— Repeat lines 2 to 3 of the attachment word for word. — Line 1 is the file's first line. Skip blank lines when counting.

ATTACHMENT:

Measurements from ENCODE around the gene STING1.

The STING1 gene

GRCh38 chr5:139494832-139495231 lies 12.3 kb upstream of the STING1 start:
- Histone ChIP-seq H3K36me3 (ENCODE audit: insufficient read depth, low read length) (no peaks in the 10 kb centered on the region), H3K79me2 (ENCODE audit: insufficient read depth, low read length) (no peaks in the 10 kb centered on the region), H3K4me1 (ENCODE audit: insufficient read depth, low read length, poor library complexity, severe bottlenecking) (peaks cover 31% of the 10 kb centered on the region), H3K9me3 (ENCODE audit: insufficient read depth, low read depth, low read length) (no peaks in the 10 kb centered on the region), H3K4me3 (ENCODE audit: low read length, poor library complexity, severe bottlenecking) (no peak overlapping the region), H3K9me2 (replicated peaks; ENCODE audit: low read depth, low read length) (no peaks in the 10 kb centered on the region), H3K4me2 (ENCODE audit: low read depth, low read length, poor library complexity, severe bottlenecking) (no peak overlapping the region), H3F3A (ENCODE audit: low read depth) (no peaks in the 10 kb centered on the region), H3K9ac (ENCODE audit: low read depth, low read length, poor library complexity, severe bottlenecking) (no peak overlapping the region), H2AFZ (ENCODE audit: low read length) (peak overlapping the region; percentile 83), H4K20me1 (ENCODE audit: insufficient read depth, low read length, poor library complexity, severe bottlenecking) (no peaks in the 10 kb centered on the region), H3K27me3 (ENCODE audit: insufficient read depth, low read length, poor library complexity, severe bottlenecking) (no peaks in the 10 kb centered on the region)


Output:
The STING1 gene

GRCh38 chr5:139494832-139495231 lies 12.3 kb upstream of the STING1 start: